How to Find a Lost Coin

Share on facebook
Share on google
Share on twitter
Share on linkedin

In Luke 15 we find the “Lost and Found” chapter. Here in this discourse we see Jesus respond to some of His critics by telling them about three things that get lost; a sheep, a silver coin and a son. All three of them are pursued, all are found and each restoration is celebrated.They all represent God’s heart for those that have wondered from His love. But it is interesting to think about who does the pursuing in each case. It is quite clear that in the case of the lost sheep that this would refer to Jesus our Shepherd. The account of the prodigal son certainly reflects the heart of our Father God. But who does the woman represent in the parable of the lost silver coin?

She could well represent the church. The church is the bride of Christ and Christ certainly has commissioned us to go and search for the “lost”.  For Jesus, our Shepherd is not the only seeker of those missing the Father’s love, but His followers are also. John 17:18 says, “As You sent Me into the world, I also have sent them into the world.” The church reaches out to those who are “lost” just as the Lord did, and “she” is the woman who is seeking the lost piece of silver.

If a church is searching for those missing it tells us something very important; the “lost ones” are a priority. It is unlikely that the woman in the story would take the time and expense to look for a copper penny, but one of ten precious silver coins demands relentless action.

Gold coins were not in circulation in Jesus day so our Lord is making the point that this lost item is of great value to the woman. The coin has a double analogy: first that every human soul is intrinsically precious to our God; and secondly that mankind is distinguished from everything else in creation by bearing the divine image. As so, the Father welcomes us all since we all bear His image, regardless of how tarnished we may have become.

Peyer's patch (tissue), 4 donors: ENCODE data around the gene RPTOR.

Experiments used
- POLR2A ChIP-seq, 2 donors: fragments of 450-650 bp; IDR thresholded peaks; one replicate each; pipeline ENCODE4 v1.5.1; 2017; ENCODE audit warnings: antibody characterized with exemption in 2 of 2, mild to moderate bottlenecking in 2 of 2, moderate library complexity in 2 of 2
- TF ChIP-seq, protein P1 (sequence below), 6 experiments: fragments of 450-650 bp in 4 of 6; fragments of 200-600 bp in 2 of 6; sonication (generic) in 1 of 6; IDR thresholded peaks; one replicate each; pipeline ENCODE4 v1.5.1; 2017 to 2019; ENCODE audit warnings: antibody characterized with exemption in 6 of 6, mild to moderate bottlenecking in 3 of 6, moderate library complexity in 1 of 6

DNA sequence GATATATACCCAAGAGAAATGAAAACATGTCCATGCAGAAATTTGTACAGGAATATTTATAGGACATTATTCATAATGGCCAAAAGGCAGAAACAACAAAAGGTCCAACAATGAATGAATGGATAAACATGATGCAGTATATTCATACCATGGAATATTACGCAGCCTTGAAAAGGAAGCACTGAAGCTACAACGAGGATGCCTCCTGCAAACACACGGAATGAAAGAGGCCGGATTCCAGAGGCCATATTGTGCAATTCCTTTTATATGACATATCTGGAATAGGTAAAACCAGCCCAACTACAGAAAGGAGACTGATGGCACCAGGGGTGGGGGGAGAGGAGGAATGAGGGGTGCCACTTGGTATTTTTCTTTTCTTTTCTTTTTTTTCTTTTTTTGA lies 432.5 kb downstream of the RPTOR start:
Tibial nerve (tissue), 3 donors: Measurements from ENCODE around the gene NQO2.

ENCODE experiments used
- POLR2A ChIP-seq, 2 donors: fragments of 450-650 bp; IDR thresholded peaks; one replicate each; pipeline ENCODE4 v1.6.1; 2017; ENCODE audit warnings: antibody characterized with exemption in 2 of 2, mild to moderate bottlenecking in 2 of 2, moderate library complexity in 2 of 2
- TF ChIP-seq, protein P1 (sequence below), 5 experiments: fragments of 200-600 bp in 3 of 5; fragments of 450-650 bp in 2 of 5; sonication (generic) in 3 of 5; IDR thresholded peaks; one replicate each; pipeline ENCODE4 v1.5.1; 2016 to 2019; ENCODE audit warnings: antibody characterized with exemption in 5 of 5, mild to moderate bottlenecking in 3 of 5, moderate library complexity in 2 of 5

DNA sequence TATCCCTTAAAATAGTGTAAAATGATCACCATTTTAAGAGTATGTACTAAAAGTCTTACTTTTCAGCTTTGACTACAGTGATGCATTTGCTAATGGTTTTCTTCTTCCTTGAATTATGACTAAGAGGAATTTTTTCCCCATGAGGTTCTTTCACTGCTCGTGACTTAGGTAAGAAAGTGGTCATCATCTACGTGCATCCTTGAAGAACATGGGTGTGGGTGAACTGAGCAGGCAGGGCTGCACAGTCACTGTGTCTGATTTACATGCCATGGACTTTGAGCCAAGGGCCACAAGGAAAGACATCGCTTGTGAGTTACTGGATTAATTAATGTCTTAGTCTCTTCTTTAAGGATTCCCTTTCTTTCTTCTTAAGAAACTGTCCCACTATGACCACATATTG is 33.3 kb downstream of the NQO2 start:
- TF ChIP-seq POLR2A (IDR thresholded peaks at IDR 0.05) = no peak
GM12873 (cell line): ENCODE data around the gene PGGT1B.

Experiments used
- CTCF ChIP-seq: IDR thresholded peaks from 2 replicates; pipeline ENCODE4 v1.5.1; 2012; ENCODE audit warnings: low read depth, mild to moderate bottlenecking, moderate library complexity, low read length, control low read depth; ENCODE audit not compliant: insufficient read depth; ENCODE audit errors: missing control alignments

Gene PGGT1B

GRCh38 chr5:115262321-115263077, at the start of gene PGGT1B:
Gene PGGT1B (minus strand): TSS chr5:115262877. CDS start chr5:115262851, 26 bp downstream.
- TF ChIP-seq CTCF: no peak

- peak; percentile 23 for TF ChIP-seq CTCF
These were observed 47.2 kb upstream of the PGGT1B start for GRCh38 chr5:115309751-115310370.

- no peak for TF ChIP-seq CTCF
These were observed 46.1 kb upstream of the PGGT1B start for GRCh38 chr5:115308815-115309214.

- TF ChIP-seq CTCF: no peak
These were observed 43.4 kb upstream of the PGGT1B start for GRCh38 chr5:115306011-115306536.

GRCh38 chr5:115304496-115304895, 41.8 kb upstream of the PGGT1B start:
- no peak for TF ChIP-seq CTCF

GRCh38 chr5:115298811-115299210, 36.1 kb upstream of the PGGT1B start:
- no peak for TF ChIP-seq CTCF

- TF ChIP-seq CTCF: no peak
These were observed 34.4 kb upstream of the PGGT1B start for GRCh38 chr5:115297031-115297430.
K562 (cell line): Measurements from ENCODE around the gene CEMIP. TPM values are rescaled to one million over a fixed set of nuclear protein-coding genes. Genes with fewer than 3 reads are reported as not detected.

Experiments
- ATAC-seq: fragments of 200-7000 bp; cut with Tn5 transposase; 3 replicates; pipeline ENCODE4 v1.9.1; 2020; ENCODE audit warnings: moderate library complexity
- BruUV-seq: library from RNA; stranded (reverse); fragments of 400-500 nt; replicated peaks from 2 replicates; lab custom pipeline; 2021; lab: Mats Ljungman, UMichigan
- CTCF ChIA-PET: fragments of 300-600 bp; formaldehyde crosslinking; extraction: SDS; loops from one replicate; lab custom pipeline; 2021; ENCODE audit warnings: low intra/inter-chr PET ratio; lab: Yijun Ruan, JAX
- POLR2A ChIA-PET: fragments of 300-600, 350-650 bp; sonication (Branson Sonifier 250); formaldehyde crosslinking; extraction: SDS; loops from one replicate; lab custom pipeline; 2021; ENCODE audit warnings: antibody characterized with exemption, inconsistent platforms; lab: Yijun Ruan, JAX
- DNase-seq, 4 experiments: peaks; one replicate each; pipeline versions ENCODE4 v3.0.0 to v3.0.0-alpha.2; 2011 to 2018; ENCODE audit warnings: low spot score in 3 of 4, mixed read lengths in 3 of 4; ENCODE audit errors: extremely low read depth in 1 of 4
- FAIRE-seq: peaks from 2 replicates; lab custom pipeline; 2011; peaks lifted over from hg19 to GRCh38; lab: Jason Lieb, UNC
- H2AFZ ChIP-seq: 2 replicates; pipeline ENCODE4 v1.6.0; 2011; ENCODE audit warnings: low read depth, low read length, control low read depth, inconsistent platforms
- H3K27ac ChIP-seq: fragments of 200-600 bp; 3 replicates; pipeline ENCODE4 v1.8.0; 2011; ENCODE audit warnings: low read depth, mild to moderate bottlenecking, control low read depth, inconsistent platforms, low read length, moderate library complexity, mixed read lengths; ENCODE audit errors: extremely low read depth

Just as a coin does not lose its value by being lost; so, the immortal spirit of a person continues to be precious in the sight of God even when separated from Him. 

Just as a coin does not lose its value by being lost; so, the immortal spirit of a person continues to be precious in the sight of God even when separated from Him.The action of the woman must be noted. For here lies some instruction on what the church is called to do. First, she lights a lamp. The lamp is representative of God’s Word. “Your Word is a lamp unto my feet.”(Psalm 119:105). Even as Christ is the light of the world, so the church is the light of the world. As Jesus said in the Sermon on the Mount; “You are the light of the world. A city that is set on a hill cannot be hidden. Nor do they light a lamp and put it under a basket, but on a lamp-stand, and it gives light to all who are in the house let your light so shine before men, that they may see your good works and glorify your Father in heaven.”

Secondly, she takes a broom and sweeps the house. What does the sweeping represent? This represent the intercessory prayers of the church. The woman in the parable could not find the coin, even though she has a lamp in her hand, until she first swept back the darkness that is hiding the coin. Likewise, the prayers of the church sweep back the dark spiritual forces at work keeping people in bondage. Then when the truth is shone their eyes are opened to behold the wonderful love of the Father. The church is called to have a sweeper (prayer) in one hand and a lamp (the Word) in the other. In order for us to fulfill the vision of “each one reach one”, we will need to be bold to pray and share God’s Word with the precious lives of those caught in darkness.